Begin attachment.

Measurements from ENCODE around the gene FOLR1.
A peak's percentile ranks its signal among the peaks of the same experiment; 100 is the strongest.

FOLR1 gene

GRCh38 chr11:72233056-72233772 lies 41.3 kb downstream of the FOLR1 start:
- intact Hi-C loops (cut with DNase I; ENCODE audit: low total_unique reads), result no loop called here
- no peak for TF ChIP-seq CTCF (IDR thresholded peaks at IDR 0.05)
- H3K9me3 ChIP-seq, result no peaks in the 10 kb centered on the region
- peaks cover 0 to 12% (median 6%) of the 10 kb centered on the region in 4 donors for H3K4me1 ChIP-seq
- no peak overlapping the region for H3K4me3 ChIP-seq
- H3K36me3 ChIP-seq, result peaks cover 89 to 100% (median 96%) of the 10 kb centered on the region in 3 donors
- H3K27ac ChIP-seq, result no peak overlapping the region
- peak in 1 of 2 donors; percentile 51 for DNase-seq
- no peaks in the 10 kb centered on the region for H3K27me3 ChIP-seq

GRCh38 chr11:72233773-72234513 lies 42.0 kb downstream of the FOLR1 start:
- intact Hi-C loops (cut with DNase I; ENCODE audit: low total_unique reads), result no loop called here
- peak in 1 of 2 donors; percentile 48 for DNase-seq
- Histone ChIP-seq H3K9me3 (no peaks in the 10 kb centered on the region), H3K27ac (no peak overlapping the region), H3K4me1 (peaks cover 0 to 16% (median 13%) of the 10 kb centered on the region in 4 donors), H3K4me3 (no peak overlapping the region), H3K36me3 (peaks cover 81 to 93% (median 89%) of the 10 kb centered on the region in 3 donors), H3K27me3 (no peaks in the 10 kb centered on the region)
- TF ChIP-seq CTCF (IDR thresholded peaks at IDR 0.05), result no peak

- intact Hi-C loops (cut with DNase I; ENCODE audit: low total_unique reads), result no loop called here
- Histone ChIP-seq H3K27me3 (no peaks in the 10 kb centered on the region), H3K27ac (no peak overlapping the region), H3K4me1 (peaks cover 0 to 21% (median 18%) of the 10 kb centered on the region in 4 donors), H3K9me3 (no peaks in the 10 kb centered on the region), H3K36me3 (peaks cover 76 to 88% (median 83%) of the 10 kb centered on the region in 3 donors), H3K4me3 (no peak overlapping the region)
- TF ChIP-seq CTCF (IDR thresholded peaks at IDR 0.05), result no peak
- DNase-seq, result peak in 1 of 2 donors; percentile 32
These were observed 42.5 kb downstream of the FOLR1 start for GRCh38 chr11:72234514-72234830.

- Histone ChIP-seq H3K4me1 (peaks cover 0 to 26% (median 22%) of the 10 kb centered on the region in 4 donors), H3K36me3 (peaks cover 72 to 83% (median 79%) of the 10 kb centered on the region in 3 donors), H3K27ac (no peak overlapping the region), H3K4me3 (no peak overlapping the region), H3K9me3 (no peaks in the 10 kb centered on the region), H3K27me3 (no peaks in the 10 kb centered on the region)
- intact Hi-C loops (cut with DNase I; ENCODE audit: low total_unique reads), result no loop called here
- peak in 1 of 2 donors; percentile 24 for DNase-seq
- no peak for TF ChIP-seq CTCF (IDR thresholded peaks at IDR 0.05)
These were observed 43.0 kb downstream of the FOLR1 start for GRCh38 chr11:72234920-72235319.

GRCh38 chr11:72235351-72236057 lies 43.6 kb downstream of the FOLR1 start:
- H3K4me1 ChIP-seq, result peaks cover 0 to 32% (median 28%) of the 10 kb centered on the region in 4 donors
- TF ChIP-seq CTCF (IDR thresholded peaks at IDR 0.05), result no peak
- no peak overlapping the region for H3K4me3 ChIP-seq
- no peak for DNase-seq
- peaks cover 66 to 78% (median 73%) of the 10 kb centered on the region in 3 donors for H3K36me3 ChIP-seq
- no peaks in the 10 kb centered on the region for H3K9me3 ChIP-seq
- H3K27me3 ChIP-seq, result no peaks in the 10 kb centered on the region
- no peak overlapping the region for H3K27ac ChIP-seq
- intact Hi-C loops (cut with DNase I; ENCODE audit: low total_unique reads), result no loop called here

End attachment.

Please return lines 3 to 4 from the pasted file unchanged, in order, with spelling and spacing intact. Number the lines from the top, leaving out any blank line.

FOLR1 gene

GRCh38 chr11:72233056-72233772 lies 41.3 kb downstream of the FOLR1 start: